As we bear witness to the daily, ever escalating, ever-unprecedented yet routine Israeli collective punishment and cruelty and torment inflicted on the Palestinians—men and women, young and old, boys and girls, children and infants, farm animals, fruit orchards, and olive trees—one cannot but be awed at the utter lack of morality and conscience the Zionist enterprise has wrought. These atrocities, banally implemented, speak more of a society’s character than they do of its victims, whatever Palestinians do or don’t do in desperation and despite all the lies and defamation heaped upon them. The Israeli state has raised, indoctrinated, a generation of young soldier-enforcers who are incapable of relating to the Palestinians’ humanness—literally. Israel clearly is a state that has elevated violence and militarism to a paramount state and societal doctrine. What explains this phenomenon?
The dominant narrative says it’s because of Jewish fear for survival after the Holocaust and determination to not ever let it happen again. Others add that it’s because Israel lost its way, lost a clear political vision and therefore subordinates sound political judgment to military power. I think its application of indiscriminate, absolute violence and force completely out of touch with rational political goals is because its political vision has always been quite clear: the colonization of Palestine. I attempted an answer in Al Ahram Weekly in 2006 (“Rationality and Israeli Violence”). Israel’s essentially colonial-settler origin provides a convincing explanation for its deep and broad violence. Let me get there by starting off, first, with why any plan for authentic Palestinian self-determination in either a state of their own or in a single state is doomed if Israel can help it.
A bi-national or federal or single state, call it what you will and imagine its outlines as you like, is the most humane, liberal, democratic solution to Palestine-Israel, for it makes no sense to separate and disentangle two populations so intimately, demographically, economically, and geographically intertwined. To separate them is to lead to cruel and unjust consequences, especially for the Palestinians, including “population transfers.” This, single state, is a moral, not just political premise, for not only will two states, had this solution become a reality, eventually lead to intimate integration of populations and structures anyway, but also two states implemented on Israel’s terms can only mean an apartheid situation. But we need not worry because Israel has made this impossible. The more important question is what this tells us about the nature and foundation of Israel as a Zionist state. To talk of one or two states is an empty intellectual exercise, not because it cannot happen at some future date, but because Palestine-Israel is not, really, a two-peoples-one land “dispute” nor accurately conceptualized as an age-old civil war. It’s not as if Jews actually had for centuries lived in and constituted one of two dominant ethnic groups in Palestine clashing over exclusive ethno-nationalist visions, say, as in the old Yugoslavia, Northern Ireland, Quebec, or the Basque country. Political Zionists began to arrive to Palestine in the early 20th century.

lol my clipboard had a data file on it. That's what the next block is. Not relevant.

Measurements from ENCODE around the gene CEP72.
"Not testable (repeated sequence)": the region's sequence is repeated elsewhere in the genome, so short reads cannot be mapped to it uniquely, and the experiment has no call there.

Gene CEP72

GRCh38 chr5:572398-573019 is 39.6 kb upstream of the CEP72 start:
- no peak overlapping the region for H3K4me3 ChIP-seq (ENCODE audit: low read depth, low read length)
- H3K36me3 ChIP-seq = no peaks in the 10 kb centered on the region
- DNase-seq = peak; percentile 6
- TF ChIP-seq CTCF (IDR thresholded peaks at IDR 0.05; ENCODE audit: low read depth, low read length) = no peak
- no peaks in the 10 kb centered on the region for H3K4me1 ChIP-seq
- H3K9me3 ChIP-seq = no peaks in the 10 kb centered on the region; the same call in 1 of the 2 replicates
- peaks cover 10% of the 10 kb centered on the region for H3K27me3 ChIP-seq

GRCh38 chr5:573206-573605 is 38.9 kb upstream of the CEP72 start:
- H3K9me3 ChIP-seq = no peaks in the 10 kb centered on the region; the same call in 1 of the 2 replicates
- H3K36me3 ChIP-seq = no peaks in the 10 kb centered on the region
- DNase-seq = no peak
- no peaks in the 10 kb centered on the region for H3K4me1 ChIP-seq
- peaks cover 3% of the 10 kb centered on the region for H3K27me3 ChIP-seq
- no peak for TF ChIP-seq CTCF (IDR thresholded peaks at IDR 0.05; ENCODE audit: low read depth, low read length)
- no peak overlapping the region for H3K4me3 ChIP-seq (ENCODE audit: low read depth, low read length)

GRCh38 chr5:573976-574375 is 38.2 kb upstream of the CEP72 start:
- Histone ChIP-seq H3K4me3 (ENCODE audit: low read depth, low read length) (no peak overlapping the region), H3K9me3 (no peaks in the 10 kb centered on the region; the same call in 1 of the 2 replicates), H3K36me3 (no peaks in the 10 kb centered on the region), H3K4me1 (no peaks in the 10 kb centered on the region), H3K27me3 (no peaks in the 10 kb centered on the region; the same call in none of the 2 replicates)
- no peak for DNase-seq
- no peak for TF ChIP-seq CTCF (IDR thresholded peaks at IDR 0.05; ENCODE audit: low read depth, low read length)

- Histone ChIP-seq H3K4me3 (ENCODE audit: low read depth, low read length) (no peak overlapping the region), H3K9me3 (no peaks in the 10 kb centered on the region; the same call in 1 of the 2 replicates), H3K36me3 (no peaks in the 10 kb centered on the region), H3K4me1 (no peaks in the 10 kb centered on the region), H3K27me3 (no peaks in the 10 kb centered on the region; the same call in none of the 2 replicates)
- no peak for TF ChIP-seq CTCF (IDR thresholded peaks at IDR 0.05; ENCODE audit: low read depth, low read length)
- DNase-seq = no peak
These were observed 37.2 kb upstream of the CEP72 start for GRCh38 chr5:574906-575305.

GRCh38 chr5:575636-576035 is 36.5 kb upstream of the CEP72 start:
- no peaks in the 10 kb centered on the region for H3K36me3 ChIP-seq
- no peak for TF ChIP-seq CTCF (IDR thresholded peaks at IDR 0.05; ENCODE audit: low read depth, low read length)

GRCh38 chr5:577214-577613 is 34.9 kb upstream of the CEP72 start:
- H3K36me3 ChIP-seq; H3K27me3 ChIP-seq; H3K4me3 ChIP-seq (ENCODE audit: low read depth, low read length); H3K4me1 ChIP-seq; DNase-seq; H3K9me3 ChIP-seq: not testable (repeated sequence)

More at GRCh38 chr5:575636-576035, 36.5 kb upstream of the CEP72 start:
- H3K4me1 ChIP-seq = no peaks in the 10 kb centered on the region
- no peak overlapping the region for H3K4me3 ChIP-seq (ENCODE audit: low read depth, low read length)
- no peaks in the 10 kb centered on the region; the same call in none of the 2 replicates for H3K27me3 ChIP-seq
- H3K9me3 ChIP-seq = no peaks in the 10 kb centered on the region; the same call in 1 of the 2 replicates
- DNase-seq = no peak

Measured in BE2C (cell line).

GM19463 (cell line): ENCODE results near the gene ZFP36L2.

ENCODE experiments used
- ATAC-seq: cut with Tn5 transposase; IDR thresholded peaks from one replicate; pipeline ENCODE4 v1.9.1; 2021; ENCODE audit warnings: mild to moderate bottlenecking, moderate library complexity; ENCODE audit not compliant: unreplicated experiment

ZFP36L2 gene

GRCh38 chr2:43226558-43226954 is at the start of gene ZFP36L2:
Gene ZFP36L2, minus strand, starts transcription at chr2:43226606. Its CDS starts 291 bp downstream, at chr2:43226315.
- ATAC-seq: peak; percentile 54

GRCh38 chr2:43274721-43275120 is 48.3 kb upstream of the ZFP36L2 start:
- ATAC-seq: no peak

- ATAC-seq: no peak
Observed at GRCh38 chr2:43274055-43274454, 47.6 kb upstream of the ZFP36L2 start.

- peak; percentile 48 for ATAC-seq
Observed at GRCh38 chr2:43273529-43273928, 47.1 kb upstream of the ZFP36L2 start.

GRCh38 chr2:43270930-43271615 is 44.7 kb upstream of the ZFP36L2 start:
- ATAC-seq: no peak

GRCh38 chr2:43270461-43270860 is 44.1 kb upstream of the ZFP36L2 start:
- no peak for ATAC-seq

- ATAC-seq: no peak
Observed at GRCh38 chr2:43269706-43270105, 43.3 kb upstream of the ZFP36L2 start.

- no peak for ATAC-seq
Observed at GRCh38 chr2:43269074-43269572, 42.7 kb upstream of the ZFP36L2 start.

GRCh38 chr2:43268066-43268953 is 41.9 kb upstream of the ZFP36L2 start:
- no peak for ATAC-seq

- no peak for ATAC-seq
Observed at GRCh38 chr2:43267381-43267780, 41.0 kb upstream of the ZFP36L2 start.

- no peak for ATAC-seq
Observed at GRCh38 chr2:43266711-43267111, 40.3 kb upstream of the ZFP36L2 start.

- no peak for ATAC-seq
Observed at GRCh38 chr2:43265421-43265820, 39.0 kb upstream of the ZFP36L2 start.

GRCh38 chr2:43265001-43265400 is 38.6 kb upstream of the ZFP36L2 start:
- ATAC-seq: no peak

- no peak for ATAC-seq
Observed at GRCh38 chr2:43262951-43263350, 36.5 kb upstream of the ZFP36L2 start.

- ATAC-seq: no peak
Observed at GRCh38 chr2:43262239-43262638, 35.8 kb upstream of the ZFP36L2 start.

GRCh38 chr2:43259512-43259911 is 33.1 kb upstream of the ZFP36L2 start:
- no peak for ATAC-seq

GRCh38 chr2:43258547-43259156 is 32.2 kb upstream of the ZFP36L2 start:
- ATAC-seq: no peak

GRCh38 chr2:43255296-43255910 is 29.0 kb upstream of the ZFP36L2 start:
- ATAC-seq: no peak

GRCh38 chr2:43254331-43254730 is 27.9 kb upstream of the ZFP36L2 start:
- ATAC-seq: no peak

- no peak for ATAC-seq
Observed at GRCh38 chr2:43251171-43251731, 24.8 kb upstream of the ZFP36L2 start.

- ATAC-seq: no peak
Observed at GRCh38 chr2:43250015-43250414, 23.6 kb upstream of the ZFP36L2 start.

So Zionism is foreign to Palestine, and its product, Israel, is a colonial enterprise. This is clear in state structures and institutions, in the continuing dispossession, exclusion, separation, and privileging of Jews over “natives” in Israel itself and in the occupied territories, applying one law to Jews and another to non-Jews. Israel’s reversion to absolute military force and violence is, therefore, not accidental, not because it “lives in a bad neighborhood” or because it’s been in a constant state of war or because it’s fighting for its collective life or because it’s destined to remain under existential threat. The documentary and historical evidence belies these premises. Israel’s recent settlers do too. Consider one of the most rabidly racist segments of Israeli society, the one million Russians, Jews and non-Jews who arrived to Israel, in effect colonizing Palestine. Or the nut jobs from the US—violent racists who fantasize exclusive Jewish dominion over “their” reclaimed ancestral, sacred ground. These exactly represent the previous generation of settlers come to a land to wrest it and its resources from its inhabitants.